One of the oldest wastewater treatment methods, trickling filters, works on the same biological principals as one of the latest treatment technologies – the MBBR. All systems relying of attached biofilms can be termed fixed-film systems. At the core, you have microbial colonies attached to a support structure. The film tends to have three distinct ecosystems inside the biofilm depending upon the location inside the biopolymer matrix supporting the colony.
The biofilm acts to protect the microbes from toxic influent compounds, pH swings, hydraulic washout, and other factors that would kill individual microbial cells. Much like floc in suspending growth systems, the fixed-film biomass consists of living bacteria, inorganic materials, extracellular polymers (the glue), and adsorbed organics. The percent of the mass that is truly living microbes depends upon influent makeup, organic concentration, and biofilm sloughing rates.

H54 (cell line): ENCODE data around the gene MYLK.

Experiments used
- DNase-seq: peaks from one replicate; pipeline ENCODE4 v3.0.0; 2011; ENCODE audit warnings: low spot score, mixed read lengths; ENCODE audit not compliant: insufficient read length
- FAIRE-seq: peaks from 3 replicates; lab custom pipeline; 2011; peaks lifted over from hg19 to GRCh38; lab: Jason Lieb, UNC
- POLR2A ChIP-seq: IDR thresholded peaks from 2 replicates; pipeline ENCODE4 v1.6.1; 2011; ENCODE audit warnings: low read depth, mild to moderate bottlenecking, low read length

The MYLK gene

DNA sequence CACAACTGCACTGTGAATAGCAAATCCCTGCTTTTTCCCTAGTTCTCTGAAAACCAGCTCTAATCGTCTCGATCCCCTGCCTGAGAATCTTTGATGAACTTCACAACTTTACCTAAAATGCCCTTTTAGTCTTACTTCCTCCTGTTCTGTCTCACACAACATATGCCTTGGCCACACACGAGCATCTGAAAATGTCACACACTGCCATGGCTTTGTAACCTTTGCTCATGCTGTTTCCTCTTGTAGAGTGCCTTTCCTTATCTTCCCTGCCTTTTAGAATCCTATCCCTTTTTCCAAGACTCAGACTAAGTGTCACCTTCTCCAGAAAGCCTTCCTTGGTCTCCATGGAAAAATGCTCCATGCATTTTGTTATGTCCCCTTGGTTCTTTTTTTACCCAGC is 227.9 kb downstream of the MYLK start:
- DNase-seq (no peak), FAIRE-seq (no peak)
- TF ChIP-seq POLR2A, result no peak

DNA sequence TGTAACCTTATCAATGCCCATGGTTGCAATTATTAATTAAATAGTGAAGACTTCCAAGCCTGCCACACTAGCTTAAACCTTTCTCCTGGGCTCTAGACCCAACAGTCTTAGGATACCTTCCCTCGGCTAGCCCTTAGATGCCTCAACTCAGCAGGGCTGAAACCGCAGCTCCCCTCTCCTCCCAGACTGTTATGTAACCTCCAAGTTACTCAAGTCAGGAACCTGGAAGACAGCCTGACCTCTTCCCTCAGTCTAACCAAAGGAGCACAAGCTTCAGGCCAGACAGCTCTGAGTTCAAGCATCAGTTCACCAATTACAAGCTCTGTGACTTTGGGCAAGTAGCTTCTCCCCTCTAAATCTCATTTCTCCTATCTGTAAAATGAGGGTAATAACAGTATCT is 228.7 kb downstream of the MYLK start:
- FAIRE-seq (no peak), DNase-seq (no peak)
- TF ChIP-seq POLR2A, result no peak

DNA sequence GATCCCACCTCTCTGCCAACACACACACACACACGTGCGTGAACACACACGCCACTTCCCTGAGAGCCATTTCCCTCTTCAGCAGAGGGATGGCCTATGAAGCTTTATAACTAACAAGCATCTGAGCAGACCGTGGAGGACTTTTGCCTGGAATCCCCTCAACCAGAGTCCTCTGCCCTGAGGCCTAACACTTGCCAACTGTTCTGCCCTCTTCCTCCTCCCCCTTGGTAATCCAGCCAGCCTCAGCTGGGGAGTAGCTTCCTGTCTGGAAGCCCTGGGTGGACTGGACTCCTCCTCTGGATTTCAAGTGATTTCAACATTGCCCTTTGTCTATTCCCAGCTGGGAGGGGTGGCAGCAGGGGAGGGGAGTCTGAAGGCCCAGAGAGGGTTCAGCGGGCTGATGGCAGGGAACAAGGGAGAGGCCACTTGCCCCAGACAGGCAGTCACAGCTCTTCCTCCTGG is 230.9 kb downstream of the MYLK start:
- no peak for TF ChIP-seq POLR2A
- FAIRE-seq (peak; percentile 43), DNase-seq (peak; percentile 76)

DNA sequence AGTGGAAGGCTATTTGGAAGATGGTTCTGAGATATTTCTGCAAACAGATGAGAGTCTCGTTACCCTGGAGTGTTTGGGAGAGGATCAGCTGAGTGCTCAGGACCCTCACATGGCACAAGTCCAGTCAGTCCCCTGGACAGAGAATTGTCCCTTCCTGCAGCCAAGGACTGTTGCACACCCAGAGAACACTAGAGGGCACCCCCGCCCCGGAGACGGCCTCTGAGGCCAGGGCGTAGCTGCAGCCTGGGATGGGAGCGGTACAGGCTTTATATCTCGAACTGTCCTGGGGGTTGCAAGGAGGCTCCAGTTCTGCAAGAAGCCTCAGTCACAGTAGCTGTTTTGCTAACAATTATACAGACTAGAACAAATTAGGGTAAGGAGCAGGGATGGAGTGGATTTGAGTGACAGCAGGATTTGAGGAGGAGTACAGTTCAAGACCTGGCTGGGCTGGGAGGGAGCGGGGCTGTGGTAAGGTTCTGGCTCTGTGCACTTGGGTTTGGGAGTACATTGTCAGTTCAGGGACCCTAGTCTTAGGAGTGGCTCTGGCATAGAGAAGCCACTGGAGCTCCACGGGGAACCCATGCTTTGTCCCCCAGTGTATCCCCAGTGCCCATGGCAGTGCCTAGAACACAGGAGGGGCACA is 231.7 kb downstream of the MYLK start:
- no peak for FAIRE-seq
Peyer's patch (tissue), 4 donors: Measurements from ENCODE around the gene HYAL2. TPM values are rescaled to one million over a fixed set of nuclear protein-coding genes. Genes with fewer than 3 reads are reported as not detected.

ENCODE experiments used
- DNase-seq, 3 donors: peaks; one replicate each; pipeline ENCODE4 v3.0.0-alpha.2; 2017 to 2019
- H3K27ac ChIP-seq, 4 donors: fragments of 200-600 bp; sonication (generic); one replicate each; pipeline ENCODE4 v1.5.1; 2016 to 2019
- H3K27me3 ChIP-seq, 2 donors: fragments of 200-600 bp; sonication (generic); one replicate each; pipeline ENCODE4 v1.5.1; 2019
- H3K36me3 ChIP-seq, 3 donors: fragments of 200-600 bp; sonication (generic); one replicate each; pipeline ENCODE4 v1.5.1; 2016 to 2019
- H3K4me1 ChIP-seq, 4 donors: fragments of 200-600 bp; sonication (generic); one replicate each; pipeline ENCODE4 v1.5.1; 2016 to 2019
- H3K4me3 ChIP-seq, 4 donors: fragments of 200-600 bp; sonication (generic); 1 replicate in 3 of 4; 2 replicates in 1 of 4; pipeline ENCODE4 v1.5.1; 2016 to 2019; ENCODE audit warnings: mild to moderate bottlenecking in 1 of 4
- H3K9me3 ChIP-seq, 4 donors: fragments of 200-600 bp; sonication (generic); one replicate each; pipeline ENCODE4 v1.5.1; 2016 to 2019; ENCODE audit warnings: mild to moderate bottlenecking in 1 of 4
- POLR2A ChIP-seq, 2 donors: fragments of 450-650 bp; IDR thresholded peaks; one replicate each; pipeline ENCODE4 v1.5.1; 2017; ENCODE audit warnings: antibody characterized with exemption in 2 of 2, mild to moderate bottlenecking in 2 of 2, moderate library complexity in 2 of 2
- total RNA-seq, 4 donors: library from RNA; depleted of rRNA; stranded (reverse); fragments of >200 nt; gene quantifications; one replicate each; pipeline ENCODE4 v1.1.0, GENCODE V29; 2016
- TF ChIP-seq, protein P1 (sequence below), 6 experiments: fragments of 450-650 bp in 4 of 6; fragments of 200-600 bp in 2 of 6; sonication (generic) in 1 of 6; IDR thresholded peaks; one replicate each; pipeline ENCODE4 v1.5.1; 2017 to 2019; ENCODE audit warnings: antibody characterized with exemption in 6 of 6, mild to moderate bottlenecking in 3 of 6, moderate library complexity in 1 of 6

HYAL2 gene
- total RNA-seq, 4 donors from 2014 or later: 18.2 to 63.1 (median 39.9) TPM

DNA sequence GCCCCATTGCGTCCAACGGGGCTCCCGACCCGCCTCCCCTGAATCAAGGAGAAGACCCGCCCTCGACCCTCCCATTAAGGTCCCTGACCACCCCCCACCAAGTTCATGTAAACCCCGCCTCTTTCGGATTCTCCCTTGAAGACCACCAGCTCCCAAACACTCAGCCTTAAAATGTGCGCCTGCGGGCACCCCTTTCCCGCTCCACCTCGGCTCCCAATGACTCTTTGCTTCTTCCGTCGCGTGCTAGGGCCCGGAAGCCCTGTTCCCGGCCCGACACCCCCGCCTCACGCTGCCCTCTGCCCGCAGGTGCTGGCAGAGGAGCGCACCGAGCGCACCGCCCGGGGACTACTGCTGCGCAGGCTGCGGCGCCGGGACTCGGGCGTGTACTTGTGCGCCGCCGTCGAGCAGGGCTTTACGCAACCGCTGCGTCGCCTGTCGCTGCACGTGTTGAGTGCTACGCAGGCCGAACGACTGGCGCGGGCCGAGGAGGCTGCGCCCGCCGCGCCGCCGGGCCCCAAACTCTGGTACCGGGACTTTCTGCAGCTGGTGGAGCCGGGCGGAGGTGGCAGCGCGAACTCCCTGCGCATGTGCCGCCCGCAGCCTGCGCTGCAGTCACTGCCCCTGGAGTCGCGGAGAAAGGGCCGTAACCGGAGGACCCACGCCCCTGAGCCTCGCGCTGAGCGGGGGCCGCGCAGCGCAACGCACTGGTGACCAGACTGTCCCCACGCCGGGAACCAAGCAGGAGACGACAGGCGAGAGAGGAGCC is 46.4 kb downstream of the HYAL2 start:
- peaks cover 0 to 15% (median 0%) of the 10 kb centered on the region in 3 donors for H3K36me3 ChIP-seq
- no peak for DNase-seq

The fixed film system overcomes solids seperation problems often seen in suspended growth system’s secondary clarifiers. In effect, the fixed film allows for a higher MLSS (up to 3,000 mg/L higher) than a comparable suspended growth system. This directly translates to:
Erik Rumbaugh has been involved in biological waste treatment for over 20 years. He has worked with industrial and municipal wastewater facilities to ensure optimal performance of their treatment systems. He is a founder of Aster Bio (www.asterbio.com) specializing in biological waste treatment.
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